The difficulty may be with learning and recall of new or fast-changing technology, new design software or upgrades and when teaching new topics but being able to do that may be no different to anyone else. If he has short-term memory problems then initially these can be helped through planning, prompts and technology (mind-mapping software - links/exports to Powerpoint, Outlook and Word etc, Dictaphone, voice recognition (in my experience uses a different thought process to thinking then typing) e.g. if he can verbalise but struggles to get thoughts typed up or loses his track) but he has to get in the habit of using them - again just like anyone else and best to learn sooner rather than later before he has further problems! If the lecture objectives are reviewed briefly with students at end of session to confirm that those topics have been covered, or if not direction for self-directed study is given then the risk is reduced and your chap is reassured and has an audit trail that can be reviewed by his manager.

If you don't have it already then information from the assessment tests may be useful (OT, clinical psychologist, specialist etc) detailing how his dementia affects him from an objective perspective and can identify over time whether he is actually physiologically deteriorating or whether it his perception. Then there is the subjective and useful information that might be obtained (with his permission) from colleagues or spouse/partner.

Within the Uni you may have a disability advisor you can ask for technology advice, access to educational software licenses and as importantly robust training!

Spiritually, a chap of his age (approaching a BIG 0 as in 60) is viewed to be moving towards a later 'stage' of life and has the life experience and wisdom of the 'Elders.' He may be seeing his friends/siblings experiencing poor physical health and possibly some deaths. For a lecturer to 'loose' his mind and worse to be aware of it may be considered by him to be the ultimate betrayal of his body. However, the mental agility required of a lecturer may also provide him with the skills and knowledge to adjust somewhat positively to his changing mental function and future challenges.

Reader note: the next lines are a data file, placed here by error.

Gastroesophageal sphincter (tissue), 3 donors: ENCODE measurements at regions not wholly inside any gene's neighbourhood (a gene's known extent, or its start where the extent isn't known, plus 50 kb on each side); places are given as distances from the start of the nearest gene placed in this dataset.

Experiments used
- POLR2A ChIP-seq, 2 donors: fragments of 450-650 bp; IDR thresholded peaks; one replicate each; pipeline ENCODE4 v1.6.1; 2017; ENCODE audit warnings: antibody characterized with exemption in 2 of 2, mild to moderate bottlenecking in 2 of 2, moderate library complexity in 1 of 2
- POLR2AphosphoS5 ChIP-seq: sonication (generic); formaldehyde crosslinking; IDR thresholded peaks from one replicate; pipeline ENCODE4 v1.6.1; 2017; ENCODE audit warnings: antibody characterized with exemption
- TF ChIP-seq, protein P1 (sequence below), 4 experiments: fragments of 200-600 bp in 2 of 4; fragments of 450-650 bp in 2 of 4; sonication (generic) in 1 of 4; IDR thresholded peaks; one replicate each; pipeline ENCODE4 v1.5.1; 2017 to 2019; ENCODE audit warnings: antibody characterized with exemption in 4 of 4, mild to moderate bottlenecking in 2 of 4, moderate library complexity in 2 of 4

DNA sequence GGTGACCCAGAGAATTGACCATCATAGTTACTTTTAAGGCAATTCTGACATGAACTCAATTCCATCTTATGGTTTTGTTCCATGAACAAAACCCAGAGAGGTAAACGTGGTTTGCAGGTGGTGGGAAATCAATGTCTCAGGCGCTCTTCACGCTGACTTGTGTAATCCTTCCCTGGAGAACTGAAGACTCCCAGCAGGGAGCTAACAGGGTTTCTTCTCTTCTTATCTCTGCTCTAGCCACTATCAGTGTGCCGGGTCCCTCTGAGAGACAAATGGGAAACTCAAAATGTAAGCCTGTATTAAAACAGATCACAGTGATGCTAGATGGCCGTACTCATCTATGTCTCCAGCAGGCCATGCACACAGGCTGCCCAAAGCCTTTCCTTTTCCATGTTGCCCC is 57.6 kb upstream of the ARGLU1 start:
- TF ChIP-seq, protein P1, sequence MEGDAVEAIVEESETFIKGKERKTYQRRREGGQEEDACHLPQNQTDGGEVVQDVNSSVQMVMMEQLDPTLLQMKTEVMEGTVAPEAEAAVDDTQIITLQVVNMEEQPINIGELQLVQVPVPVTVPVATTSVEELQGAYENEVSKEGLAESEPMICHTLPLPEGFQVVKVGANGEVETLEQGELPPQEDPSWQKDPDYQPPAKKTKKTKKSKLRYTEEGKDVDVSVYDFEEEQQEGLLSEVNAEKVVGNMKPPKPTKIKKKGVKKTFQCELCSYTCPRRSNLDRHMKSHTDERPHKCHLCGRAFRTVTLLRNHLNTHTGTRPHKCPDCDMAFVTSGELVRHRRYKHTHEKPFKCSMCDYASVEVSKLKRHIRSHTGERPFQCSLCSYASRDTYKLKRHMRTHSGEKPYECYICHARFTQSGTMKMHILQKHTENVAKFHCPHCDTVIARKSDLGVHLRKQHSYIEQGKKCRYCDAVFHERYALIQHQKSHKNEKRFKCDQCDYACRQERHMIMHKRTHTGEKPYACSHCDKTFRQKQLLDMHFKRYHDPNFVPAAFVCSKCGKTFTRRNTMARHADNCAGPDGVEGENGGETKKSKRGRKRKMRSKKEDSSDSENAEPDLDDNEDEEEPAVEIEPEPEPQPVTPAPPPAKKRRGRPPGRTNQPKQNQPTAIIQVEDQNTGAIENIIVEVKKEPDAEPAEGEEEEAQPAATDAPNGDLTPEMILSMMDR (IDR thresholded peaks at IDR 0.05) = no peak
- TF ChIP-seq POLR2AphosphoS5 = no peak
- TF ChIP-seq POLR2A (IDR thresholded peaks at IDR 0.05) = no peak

A psychotherapist friend of mine recommends a book written by Ram Dass - Still here: Embracing aging, changing and dying. Ram Dass was an academic psychologist and Harvard lecturer who pioneered in psychedelics(!) He had a near fatal stroke whilst on a lecture tour. It is good at tying the physical world reality to the spiritual, as well as society's expectations. Psychological support for learning coping strategies and grieving for his previous good health may be beneficial at some point.

The above thoughts if documented alongside other advice within a risk assessment format - will give an indication of potential risk level (short-term, medium-term and long-term). Those then deemed applicable can be considered further, trialled then formally reviewed etc. If this is completed then you may have the evidence required to prove his competence and robust performance, protect the interests of the individual and the organisation from an Equality perspective and longer-term if his performance suffers or he deteriorates, robust evidence for ill-health capability and if appropriate ill-health retirement.

End of ramble! Good luck and all the best for the chap concerned (feel free to share this email with him),
Kind regards,
Catherine


Catherine Tye RN SPOH PgDipOSH
Health, Safety and Wellbeing Practitioner
email: [log in to unmask] | www.harmonyhealthandwellbeing.com

Date:    Tue, 15 May 2012 15:37:02 +0100
From:    Jane Gould
Subject: Dementia advice

Hello List,

I am after advice please read on;

Employee who although not in a safety critical role is a senior lecturer in aeronautics which involves the teaching of students in aircraft design/maintenance and also some theoretical teaching to pilots. The lecturer(only late 50s) has been diagnosed with early onset dementia- Advice first  thought of was memory aids, slower pace, work supervised- but  is that enough? I think may be not as potential for critical information not being taught correctly could parts be missed , would crucial quality be compromised etc. The poor man is devastated with diagnosis, implications for his role anyone any experience or advice I could send his way?
Thanks

Jane